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New international property investment trend: The tide is turning from the Thames to the Spree

Whether it’s the constant topic of Brexit or the misadventures of the U.S. president Donald Trump: Political uncertainties are at the forefront of international condominium buyers’ concerns. As a result, priorities are shifting: Rather than buying in cities where yield potentials have already been maxed out, safety-oriented investments are gaining ground. It is therefore no surprise that Berlin is starting to overtake London as the most important European capital for residential property investments. In contrast to the “usual suspects” among the top real estate centers, such as London, Paris or New York, the start-up capital on the River Spree is experiencing an economic upswing that leaves almost every other European city in the shade. Although it may take Berlin a while to catch up with London, the potential does seem to be there, according to the latest Wealth Report from Knight Frank. In spring ever year, Knight Frank’s report examines the lifestyles and spending of the wealthy, or ultra-high-net-worth-individuals (UHNWIs), as they are commonly known. This group of affluent individuals is defined as wealthy domestic and international investors with assets of more than USD 30 million. There are currently 193,490 individuals classed as UHNWIs, an increase of 6,340 over the previous year. The buying behavior of this financially strong clientele is viewed as an indicator of emerging trends, as well as shifts in the global market for prime residential property.

Indeed, approximately three quarters (73 percent) of those surveyed by Knight Frank said that the greatest risk to their wealth is current political upheaval. Some 67 percent even worry that the value of their investments could suffer as a direct result. In response, UHNWIs have shifted their priorities as far as residential property investments are concerned, which has led to a corresponding shake up in the ranking of the most in-demand cities.  This is evident from even a quick glance at the latest Prime International Residential Index (PIRI), which tracks changes in prime property values in the world’s 100 most important cities. For the first time, London was relegated to the group of cities bringing up the rear, ranking 92nd. London’s prime property prices fell by 6.3 percent last year. Just one year earlier, London was awarded a mid-table ranking, landing 54th, with price rises of around one percent – which is not unusual in a saturated real estate market such as London. That all indications point to a crash landing is not only due to Britain’s impending exit from the EU, but also to the recent three percent increase in property transfer tax (known in the UK as stamp duty) on second homes. In response, investors are shifting their focus to comparatively low-risk European locations, above all Amsterdam (+10.1 percent; 10th in the new ranking) and Berlin (+8.7 percent; 13th), ahead of Frankfurt and even Munich. These European cities were only prevented from achieving even higher rankings by the three major Chinese centers, Shanghai, Beijing and Guangzhou, which had aggressively risen to the top three spots in the ranking thanks to excessive price increases and speculative tendencies (+27.4 percent; + 26.8 percent; +26.6 percent), thereby pushing the remaining 93 cities down the ranking. The cities that lost out included solid growth markets like Berlin, which was denied a jump into the top ten this year (at least).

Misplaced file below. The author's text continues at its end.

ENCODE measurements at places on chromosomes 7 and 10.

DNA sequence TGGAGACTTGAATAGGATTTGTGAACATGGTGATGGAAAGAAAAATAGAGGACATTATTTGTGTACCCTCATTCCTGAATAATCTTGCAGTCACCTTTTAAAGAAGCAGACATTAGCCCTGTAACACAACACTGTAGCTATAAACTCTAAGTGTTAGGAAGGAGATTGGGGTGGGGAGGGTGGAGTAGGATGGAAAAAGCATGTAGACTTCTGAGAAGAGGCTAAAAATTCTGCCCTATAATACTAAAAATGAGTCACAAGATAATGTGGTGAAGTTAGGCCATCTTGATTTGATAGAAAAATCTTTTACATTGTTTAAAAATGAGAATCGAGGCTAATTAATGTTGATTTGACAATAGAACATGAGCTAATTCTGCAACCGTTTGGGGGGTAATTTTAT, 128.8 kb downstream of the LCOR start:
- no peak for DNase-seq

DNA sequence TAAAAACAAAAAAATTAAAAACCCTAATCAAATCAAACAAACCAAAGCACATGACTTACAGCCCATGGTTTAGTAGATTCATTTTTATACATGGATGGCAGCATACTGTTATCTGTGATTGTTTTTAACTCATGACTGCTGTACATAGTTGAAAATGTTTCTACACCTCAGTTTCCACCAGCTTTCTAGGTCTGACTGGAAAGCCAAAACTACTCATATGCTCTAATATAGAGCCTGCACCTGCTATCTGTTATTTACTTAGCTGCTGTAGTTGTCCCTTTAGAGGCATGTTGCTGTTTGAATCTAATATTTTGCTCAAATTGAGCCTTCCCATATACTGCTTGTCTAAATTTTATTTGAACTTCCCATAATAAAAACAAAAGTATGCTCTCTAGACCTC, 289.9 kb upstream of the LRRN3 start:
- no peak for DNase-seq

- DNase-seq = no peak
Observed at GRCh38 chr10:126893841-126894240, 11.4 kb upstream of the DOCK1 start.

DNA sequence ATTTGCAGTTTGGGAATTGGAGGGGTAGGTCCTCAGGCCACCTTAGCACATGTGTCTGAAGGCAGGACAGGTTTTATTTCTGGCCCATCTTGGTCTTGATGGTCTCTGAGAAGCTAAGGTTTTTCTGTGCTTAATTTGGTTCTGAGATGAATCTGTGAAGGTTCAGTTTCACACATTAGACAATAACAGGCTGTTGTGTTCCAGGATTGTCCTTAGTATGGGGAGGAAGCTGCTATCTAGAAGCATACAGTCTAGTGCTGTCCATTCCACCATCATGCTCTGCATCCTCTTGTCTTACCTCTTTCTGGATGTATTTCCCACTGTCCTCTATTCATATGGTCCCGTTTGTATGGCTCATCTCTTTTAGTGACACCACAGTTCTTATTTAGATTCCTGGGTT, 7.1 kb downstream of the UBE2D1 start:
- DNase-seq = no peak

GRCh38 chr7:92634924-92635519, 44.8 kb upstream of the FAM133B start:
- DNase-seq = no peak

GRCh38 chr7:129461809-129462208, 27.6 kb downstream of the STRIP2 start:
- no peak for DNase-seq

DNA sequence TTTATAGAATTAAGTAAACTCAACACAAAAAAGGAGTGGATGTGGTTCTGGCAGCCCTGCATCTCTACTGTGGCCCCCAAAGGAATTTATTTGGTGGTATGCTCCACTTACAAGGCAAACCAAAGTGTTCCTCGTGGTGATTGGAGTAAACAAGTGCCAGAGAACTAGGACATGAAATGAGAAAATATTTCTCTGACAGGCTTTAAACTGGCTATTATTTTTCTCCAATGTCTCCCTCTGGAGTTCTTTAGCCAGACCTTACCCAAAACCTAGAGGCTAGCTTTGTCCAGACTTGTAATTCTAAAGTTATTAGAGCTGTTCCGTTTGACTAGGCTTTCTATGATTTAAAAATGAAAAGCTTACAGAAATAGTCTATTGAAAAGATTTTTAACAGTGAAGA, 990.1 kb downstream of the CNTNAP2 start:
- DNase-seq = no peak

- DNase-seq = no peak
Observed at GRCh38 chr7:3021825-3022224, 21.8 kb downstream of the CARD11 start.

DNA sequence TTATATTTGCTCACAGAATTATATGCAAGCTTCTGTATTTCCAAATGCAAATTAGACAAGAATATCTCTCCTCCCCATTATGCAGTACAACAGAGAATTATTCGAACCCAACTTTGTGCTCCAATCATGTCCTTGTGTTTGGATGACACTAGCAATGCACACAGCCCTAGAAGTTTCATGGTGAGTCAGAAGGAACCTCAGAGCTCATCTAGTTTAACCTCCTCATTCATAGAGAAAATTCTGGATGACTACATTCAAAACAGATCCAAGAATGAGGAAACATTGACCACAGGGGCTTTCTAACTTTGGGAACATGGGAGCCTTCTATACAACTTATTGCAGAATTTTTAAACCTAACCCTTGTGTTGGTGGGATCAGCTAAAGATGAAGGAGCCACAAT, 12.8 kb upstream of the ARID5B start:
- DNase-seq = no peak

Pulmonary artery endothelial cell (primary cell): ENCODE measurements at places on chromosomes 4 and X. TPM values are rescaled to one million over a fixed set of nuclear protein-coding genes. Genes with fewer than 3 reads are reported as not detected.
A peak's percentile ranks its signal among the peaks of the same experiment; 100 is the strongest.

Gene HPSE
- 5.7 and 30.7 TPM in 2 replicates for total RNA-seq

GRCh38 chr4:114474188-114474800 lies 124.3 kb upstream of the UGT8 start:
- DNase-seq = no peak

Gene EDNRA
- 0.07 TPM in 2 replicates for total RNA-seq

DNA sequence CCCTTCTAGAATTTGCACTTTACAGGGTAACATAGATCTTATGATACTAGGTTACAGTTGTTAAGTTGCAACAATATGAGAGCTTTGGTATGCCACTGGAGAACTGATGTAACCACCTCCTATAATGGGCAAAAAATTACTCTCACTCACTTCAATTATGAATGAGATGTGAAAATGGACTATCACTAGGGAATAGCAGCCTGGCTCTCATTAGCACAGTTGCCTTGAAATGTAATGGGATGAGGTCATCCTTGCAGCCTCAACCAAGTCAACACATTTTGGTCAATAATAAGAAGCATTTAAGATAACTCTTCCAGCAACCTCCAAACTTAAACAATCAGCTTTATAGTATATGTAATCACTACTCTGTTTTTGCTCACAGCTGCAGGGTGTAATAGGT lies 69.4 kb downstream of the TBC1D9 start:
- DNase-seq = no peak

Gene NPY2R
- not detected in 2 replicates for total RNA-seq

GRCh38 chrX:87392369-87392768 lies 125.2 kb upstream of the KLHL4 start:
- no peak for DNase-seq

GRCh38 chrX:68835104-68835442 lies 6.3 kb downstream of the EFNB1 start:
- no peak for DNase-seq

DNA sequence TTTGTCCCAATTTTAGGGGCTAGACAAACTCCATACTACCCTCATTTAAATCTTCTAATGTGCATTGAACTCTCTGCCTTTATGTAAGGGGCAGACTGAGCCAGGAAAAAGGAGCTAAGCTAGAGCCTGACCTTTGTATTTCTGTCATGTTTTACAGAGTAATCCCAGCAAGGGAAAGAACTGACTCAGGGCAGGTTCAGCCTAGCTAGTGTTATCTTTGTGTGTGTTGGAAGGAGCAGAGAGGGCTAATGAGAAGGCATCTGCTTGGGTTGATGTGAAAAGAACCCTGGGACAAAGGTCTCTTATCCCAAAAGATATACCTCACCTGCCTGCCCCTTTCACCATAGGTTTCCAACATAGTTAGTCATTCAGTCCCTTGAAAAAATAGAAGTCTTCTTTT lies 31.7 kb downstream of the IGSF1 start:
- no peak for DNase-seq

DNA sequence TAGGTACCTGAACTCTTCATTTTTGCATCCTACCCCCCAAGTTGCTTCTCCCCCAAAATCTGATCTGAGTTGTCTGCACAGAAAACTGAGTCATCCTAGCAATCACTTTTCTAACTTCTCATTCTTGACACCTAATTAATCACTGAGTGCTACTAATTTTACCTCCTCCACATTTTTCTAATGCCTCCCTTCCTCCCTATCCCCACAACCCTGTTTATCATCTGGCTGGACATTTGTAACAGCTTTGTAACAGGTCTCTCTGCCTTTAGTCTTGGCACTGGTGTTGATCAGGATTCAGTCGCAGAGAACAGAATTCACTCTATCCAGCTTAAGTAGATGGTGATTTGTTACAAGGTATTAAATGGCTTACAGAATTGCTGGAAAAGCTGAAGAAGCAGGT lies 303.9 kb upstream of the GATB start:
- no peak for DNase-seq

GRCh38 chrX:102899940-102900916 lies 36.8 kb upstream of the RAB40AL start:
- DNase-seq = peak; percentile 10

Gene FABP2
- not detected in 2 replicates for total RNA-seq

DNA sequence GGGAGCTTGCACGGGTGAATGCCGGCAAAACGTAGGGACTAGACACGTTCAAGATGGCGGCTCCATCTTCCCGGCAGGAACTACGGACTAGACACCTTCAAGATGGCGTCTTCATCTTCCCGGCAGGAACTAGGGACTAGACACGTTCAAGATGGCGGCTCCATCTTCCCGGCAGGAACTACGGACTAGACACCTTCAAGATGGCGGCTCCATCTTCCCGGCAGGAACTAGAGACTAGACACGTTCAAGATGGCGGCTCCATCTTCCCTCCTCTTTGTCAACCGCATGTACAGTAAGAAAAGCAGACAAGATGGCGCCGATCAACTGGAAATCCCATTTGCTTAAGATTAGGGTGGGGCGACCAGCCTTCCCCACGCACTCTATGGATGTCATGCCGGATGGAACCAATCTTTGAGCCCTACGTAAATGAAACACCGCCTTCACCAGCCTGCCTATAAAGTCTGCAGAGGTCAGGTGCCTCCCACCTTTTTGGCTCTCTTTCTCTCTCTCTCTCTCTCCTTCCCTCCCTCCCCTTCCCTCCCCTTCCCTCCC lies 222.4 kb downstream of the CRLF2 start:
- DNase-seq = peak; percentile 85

As Knight Frank reports, the main reason that Berlin is closing the gap on London is its significant growth potential. A buyer with USD one million is able to buy 30 square meters of prime residential space in London, whereas the same amount buys almost nine times as much space in Berlin, 87 sqm. This was reason enough for the report’s authors to include Berlin as one of their “cities to watch” for the very first time. “Berlin is a model for successful regeneration” and “risk is tempered by a level of transparency and good governance,” is how the report puts it. Berlin’s economy is being boosted by a vibrant start-up scene, with more than 40,000 new companies incorporated each year. At the same time, the cost of living in Berlin is around a third less than London. 174,000 people have moved to Berlin since 2014, and more than half of them have come from overseas.  This is a major plus point for the global wealth elite. And, after all, London and Berlin are closer than ever before.